Then sailed for 600 miles and did we sail, sometimes when you looked aft under sail the dinghy looked like it was going flat out like as if we had the motor down at full throttle. Man was that fun, some days we sailed 60 miles through many channels and narrows without motoring.
One time we crossed Fitz Hugh sound under sail in a good wind, tacking and keeled at 30 degrees, just plain exciting fun. Then we tacked into a long narrow channel like a canyon with a head wind coming right off the Pacific Ocean. All I can remember was calling out "coming about" and Don on the jib laughing his head off. They were short tacks about 26 in all. By the time we got into Pruth bay we were all worn out and in time for a relaxing Happy Hour making it another perfect day of sailing.
We fished just about everyday catching nothing but Coho and kept only what we could barbecue and we had plenty of them. Besides we also caught nice fresh crabs.
After the first week of sailing my brother Don said he was very impressed with the Macgregor 26X and liked it. He had already sailed for 17 years with his Columbia 27 out of Vancouver and knows his sailing. He also showed me the advantages of rigging the sails and I never new my boat could go so fast and just hung on to the helm.
During the whole cruise it brought my brother and I much closer together after years apart in two different cities. Our wives said they enjoyed their space while we were gone. Will have to do that again. I was born in Ocean Falls, Don and I grew up there till we left in 1942.
Near the end of this trip we sailed into Ocean Falls with a Coho cooking on the barbecue another feast of fresh salmon.
After another three days of wandering around, relaxing, meeting old friends, then attending an Ocean Falls reunion complete with banquet followed by speeches, games and goodbyes. The next day a storm was brewing and decided to leave and head home and on the way we skinny dipped in the Eucott Bay Hot Springs on Dean Channel.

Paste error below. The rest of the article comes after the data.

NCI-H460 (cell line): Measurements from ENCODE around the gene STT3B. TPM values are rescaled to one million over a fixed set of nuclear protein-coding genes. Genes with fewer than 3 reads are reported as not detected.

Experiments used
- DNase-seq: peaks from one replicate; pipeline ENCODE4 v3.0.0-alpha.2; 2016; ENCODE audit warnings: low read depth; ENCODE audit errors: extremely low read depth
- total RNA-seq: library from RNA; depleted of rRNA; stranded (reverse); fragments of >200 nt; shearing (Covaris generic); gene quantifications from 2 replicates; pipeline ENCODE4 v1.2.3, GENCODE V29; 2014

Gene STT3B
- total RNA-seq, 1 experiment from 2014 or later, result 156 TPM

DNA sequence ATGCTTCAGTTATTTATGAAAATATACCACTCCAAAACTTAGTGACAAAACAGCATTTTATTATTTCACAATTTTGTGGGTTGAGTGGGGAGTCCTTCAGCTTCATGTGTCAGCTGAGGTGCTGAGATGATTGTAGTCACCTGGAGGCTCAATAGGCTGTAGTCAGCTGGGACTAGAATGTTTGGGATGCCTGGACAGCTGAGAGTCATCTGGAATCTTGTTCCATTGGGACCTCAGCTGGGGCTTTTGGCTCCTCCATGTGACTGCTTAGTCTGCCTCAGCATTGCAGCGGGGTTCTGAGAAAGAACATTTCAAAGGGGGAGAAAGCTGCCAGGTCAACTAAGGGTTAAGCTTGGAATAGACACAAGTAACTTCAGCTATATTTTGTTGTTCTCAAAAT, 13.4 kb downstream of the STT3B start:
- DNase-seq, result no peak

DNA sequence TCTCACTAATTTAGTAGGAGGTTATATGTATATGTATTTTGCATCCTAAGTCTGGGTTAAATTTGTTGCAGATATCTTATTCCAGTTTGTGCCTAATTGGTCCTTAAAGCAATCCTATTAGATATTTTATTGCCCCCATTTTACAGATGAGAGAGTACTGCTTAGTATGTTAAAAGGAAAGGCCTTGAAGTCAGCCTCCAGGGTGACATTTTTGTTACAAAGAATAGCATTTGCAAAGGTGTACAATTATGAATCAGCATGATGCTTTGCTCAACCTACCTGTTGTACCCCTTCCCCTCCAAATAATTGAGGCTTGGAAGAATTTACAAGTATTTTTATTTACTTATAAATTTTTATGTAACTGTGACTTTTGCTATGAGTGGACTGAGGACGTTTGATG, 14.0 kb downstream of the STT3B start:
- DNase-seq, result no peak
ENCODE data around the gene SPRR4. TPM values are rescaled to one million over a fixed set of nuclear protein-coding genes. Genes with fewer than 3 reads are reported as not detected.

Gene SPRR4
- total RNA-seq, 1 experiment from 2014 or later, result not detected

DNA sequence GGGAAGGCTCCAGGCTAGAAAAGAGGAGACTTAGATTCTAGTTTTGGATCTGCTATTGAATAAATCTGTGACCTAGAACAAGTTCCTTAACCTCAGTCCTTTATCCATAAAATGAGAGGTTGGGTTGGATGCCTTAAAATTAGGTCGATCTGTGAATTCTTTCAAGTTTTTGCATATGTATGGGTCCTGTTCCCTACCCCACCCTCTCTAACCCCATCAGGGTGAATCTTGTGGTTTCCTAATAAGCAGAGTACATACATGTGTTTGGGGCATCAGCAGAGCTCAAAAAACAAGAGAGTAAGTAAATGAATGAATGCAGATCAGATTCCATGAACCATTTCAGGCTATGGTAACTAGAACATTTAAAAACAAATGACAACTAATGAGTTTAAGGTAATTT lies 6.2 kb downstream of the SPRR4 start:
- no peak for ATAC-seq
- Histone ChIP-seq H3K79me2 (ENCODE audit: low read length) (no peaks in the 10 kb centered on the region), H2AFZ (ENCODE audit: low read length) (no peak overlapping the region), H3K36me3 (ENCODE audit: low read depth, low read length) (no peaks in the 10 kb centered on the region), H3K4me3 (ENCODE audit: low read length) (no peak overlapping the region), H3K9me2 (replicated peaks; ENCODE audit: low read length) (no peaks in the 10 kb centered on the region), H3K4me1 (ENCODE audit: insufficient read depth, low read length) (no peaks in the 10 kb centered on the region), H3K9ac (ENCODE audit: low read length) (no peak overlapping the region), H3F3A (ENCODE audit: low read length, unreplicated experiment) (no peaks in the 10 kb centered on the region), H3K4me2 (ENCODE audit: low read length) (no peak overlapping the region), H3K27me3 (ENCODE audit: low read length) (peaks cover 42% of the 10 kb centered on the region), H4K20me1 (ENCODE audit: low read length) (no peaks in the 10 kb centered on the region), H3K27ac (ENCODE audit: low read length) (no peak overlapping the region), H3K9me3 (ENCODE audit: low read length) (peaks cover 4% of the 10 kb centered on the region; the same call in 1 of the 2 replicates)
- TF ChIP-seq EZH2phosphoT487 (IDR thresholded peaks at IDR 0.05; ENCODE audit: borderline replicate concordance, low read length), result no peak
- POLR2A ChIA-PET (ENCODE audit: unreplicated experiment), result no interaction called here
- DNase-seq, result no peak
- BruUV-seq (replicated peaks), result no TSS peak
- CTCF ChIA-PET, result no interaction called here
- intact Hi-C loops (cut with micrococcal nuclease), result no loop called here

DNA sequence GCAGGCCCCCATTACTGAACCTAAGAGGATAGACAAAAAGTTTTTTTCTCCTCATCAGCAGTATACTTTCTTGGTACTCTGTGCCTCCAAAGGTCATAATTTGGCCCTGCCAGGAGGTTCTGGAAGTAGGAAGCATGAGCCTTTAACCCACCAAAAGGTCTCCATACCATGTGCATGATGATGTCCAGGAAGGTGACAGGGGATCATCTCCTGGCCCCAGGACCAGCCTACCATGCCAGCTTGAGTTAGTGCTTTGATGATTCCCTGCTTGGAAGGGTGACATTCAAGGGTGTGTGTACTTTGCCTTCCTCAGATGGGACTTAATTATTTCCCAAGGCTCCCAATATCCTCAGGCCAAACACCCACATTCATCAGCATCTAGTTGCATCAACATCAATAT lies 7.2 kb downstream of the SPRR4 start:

A great sailing trip, we experience great ground swells sailing on the Queen Charlotte and Millbank sounds and the Macgregor 26X did it all well. I am going to do again this coming year at age 73. Want to do it while I can as there is so much to see even though I have seen it all before on my dad's boat the "SEA ROAMER" 60 years ago.
Going to or out of Bella Coola is another exciting adventure. You have to come down or go back up a narrow mountain18% grade gravel road from sea Level to 5000 ft. elevation through Heckman's Pass, Tweedsmuir Provincial Park.
One other thing, I equipped my truck with a rear deflector called "ROCK SOLID" my boat never received a rock off the 60 miles of gravel road and came home clean as a whistle. Trailered distance one way, 1370 Km (851 miles) 2 days each way
Sherwood Park, Alberta